Debate over GDP, statistics, data
A retired civil servant once asked “We talk of GDP but what does it mean to the man on the street or the layperson?”
Dr U. Pethiyagoda, in a recent article he wrote for The Sunday Times FT, said “Economics is steadily becoming the art of making commonsense difficult to understand.”
This perhaps is one of the reasons why a huge debate has been triggered after the Central Bank trotted out its latest set of statistics for 2006 where gross domestic product (GDP) has been pegged at 7.4 percent in a year where people were heavily burdened by rising costs and security concerns.
For, the common view and widely-held one is that growth must mean benefits to the people in terms of their basic needs: better jobs, improved quality of life, less poverty, higher incomes and higher cost of living NOT lower incomes and higher cost of living, etc, etc.
But that isn’t the case. Confusing the public however through the art of figures and economic balderdash is not usual. According to Dr Pethiyagoda even political leaders are flummoxed by figures like Dr Mahathir Mohamed of Malaysia who once reportedly pleaded “will someone please give me a one-handed economist? Whenever I present a problem my experts tell me “…. On the one hand, you may …….but on the other ……..!” What use is this to me?”
Dr Pethiyagoda also has a valiant point:
How does one explain what impact say the increase of public servants’ salaries, increased defence expenditure, tamasha expenses, imports of luxury items, thefts of public property, repair of terrorist damages to public resources and other unproductive publicly financed extravagances has on “growth”, GDP and therefore per capita incomes?”
“Why does also the bureaucracy glibly talk of “foreign assistance” or “foreign aid” – hiding the fact that loans we have to pay while grants are free,” he asks.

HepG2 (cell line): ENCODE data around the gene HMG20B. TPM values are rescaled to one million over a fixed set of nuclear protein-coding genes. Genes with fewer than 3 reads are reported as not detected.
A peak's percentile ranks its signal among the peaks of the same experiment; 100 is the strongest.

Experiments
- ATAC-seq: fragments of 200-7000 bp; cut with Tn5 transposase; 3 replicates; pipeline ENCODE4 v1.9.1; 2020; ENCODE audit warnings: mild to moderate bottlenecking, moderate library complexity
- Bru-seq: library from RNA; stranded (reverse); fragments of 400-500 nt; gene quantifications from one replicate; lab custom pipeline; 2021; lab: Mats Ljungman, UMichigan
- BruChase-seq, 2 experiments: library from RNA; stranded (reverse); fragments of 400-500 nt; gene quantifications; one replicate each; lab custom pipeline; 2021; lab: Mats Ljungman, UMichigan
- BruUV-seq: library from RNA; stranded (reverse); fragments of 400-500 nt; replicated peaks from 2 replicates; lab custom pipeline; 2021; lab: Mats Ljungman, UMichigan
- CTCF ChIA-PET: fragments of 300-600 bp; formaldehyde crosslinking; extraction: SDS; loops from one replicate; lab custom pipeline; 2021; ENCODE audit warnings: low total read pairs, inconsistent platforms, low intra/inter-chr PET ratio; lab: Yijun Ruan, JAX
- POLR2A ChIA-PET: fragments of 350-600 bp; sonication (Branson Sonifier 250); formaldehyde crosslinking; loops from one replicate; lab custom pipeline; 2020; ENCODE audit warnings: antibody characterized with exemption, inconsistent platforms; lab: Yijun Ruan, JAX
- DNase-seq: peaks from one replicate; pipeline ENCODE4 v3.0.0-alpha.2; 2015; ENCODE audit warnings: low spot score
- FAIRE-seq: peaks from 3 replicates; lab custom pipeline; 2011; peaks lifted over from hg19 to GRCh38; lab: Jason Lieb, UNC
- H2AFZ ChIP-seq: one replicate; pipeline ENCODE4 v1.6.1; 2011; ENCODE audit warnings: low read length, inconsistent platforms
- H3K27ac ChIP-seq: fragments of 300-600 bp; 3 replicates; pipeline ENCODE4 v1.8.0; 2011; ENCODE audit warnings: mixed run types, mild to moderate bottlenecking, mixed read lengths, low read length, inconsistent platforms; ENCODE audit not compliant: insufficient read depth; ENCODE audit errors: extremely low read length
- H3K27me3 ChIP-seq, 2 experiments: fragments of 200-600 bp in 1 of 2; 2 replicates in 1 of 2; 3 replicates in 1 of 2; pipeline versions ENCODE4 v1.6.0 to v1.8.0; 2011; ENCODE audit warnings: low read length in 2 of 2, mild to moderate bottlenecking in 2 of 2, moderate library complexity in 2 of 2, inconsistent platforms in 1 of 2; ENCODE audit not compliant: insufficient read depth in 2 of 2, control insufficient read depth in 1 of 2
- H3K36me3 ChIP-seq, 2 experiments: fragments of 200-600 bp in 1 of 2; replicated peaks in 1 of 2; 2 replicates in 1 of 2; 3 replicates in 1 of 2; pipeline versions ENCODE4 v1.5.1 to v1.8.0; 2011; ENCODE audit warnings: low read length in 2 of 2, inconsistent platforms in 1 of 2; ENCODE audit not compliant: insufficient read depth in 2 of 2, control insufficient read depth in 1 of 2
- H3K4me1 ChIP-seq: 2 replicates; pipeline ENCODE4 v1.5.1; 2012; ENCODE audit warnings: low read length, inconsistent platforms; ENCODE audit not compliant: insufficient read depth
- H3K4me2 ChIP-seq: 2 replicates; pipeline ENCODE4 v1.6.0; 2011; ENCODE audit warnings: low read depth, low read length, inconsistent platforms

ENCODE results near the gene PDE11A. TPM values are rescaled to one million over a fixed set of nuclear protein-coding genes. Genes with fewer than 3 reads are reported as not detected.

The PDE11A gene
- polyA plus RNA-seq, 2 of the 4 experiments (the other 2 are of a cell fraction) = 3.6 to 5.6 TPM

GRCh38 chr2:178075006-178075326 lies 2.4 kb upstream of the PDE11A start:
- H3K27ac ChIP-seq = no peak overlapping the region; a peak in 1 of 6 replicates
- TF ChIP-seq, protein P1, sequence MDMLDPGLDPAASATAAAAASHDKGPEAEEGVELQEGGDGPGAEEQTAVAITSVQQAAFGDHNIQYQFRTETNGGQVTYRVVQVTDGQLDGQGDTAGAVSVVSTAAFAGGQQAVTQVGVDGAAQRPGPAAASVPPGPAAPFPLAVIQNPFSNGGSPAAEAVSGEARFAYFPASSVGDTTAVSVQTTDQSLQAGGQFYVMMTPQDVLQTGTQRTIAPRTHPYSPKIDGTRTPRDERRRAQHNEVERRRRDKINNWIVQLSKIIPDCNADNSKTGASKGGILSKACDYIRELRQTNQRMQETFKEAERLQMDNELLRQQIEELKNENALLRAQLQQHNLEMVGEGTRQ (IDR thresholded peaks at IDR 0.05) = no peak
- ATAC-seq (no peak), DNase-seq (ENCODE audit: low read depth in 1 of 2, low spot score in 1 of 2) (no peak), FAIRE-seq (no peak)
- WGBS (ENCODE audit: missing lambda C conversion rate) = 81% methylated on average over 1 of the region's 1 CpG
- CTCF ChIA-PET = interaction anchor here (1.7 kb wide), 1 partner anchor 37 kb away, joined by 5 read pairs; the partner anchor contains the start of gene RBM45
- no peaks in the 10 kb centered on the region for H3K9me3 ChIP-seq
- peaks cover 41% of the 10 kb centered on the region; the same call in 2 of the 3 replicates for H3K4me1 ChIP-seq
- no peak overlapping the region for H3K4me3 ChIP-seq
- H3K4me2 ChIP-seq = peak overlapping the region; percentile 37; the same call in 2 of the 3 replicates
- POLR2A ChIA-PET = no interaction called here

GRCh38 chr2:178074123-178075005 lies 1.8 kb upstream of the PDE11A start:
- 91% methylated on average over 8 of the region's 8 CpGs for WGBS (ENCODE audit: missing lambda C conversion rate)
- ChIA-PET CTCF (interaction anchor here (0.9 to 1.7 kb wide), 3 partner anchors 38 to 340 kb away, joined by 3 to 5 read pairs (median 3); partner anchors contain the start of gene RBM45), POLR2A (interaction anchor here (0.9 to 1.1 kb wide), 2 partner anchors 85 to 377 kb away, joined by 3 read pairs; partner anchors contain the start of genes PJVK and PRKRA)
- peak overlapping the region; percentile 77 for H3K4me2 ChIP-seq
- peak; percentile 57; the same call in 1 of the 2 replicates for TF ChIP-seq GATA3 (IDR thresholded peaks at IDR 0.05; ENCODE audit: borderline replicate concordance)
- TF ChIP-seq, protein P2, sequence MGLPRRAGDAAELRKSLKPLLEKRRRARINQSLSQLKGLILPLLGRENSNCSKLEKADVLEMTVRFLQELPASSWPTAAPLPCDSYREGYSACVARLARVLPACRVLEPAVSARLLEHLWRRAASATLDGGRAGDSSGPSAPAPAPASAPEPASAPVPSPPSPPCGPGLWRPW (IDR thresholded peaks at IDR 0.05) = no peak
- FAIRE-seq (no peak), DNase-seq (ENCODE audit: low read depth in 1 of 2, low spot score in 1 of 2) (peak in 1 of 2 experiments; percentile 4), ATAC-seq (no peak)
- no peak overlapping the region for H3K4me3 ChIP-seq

Back to the GDP debate, local economists in our special series on GDP this week point out that though the economy has grown, it has done so for negative reasons and what is perceived as anti-poor growth against pro-poor growth which is positive for everyone.
Economist Harsha de Silva says the growth is 'demand induced growth' or 'deficit spending and to some extent because there was a huge chunk of new money printed. “People cannot feel the 7.4% growth. What people feel is the high cost of living.
The people have been taken for a ride," he says.
Migrant worker remittances also contribute to rising GDP. But economist Dr Sirimal Abeyratne from the University of Colombo believes that increasing worker remittances from overseas means ‘we are getting more into poverty”. His argument is based on the premise that more money coming from hard-working Sri Lankans to sustain their families at home means more people are going overseas because there are no jobs here or the cost of living is high and doesn’t commensurate with average income levels. That statistic, often used by governments as a positive development, is in reality a negative one.
Also while governments gloat over remitances, the poor migrant worker hardly gets any support.
Socio-economist Ajith Colonne says rampant corruption in government also contributes to ‘positive growth.” "If corruption is high, that growth is also embedded into the GDP," he said; another negative and unproductive element of GDP. But the Central Bank’s Deputy Governor, W.A. Wijewardena defends the Bank saying the criteria used in GDP measurements are in line with international standards. “In terms of the standards, we cannot publish one set of data in one year and publish another set of data another year and mislead the readers,” he argues against the contention that the Bank has only used ‘favourable’ statistics in compiling the GDP. He says critics are not aware of the high standards Sri Lanka has to maintain in releasing its data. On another controversial issue – printing of money which triggers inflation, Wijewardena says printing currency is only one component of the total money supply whereas there is also money created through bank deposits.
"If anyone wants to criticize the CB, they should look at the growth in total and money supply and not the amount of currency printed by the CB."
The GDP debate is set to continue in coming weeks amongst academics, the business community and the political leadership but few lessons would be learnt in this process. The reality is that the public doesn’t have faith in state institutions and that applies to the Central Bank too however much it crows from its rooftops of being an ‘independent institution”,
Here’s a piece of advice to the Bank: in future when trotting out these figures please provide a more-laymen friendly update on how ‘positive GDP” impacts on the lives of the people in terms of COL, jobs, education and health. In the meantime, The Sunday Times FT welcomes more comments and views on the GDP debate.